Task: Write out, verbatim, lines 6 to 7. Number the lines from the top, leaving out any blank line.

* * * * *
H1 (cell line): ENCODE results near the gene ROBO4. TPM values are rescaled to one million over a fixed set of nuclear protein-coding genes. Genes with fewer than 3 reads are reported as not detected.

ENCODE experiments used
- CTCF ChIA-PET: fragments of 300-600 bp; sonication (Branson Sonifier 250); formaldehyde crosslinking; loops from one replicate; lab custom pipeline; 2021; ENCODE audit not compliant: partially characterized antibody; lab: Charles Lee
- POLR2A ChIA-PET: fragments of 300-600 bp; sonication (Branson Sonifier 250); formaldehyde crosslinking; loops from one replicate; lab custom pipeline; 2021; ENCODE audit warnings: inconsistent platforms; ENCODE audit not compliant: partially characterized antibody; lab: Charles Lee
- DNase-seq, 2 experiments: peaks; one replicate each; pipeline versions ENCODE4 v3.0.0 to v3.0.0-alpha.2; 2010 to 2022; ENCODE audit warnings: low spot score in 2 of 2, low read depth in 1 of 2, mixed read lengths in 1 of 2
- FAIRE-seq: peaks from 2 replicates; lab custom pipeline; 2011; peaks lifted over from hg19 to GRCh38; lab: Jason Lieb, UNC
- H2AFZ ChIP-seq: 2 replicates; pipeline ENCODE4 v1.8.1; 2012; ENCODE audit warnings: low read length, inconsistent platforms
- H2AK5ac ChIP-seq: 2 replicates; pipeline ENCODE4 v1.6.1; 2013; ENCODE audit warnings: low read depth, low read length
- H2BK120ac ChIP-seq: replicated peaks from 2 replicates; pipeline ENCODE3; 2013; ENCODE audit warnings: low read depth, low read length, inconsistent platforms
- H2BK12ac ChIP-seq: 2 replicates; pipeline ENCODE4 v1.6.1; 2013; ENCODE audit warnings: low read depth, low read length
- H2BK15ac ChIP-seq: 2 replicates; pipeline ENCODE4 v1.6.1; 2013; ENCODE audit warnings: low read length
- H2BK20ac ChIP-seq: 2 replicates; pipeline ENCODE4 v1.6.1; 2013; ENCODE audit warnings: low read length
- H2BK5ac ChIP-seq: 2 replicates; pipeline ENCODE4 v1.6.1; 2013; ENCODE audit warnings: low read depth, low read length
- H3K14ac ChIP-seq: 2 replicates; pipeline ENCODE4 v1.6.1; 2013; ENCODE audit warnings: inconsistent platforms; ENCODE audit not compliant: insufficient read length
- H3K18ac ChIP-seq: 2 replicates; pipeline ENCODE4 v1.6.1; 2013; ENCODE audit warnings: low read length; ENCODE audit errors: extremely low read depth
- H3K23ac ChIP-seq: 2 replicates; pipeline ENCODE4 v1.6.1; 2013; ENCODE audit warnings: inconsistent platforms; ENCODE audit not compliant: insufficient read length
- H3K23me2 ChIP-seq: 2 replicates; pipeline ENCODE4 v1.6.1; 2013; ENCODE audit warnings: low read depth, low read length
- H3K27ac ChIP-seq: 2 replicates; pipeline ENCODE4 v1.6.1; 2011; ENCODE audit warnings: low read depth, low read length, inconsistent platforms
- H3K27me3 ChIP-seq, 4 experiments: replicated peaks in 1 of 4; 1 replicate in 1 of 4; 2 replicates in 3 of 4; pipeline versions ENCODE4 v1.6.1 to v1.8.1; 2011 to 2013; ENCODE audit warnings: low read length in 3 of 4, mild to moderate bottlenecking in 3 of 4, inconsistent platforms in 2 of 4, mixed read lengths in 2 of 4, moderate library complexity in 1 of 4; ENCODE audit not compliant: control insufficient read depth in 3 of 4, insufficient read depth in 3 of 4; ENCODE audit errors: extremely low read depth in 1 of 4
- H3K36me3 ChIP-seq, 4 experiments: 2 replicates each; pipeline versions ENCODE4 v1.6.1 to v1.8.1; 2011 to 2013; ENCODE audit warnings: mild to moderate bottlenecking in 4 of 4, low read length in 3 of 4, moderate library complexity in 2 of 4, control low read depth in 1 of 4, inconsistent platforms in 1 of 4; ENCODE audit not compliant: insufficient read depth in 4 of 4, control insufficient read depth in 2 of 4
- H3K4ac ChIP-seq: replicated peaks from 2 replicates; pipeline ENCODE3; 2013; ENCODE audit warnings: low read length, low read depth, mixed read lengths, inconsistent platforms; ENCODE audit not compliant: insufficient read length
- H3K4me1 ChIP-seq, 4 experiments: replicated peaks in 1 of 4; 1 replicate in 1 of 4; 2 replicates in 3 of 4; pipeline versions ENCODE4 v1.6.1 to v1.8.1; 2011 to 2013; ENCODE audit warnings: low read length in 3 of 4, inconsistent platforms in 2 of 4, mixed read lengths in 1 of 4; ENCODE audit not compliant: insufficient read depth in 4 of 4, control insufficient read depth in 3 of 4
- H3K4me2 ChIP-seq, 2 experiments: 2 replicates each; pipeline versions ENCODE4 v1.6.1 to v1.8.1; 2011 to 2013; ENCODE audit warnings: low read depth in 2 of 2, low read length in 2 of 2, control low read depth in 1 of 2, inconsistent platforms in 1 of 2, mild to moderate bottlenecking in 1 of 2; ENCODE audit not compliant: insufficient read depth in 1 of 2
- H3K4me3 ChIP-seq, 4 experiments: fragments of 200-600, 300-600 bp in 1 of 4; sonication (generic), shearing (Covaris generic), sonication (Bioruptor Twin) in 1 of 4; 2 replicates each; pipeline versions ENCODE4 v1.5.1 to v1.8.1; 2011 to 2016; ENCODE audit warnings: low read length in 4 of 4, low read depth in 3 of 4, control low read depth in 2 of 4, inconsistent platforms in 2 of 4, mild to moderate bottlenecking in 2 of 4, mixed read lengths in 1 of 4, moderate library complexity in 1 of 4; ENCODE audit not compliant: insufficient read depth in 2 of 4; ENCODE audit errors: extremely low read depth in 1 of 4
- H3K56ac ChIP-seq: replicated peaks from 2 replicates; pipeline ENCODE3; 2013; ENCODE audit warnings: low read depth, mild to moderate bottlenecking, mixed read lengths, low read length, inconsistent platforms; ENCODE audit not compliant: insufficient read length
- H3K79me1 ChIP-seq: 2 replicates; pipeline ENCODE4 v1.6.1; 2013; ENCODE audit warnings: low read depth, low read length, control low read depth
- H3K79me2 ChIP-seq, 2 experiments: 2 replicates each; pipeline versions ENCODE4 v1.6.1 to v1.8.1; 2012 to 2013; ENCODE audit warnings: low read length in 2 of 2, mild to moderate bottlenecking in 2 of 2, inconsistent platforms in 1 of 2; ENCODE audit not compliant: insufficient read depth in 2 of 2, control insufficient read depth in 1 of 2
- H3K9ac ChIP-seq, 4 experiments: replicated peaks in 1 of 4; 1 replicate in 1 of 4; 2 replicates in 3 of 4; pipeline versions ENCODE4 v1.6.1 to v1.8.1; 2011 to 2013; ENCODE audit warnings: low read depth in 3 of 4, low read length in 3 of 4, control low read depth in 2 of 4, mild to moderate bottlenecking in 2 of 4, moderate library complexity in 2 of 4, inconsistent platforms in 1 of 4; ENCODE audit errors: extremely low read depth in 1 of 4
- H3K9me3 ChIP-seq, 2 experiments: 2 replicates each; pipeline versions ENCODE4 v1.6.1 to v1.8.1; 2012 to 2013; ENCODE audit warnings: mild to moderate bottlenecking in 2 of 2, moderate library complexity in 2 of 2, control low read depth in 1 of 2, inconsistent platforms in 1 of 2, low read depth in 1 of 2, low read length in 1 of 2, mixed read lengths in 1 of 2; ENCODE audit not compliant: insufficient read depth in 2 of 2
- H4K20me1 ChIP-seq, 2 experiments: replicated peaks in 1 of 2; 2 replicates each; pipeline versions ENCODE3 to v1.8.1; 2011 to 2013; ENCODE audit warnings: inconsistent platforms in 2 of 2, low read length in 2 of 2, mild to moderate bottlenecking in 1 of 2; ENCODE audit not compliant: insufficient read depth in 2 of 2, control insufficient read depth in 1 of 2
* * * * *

- FAIRE-seq: peaks from 2 replicates; lab custom pipeline; 2011; peaks lifted over from hg19 to GRCh38; lab: Jason Lieb, UNC
- H2AFZ ChIP-seq: 2 replicates; pipeline ENCODE4 v1.8.1; 2012; ENCODE audit warnings: low read length, inconsistent platforms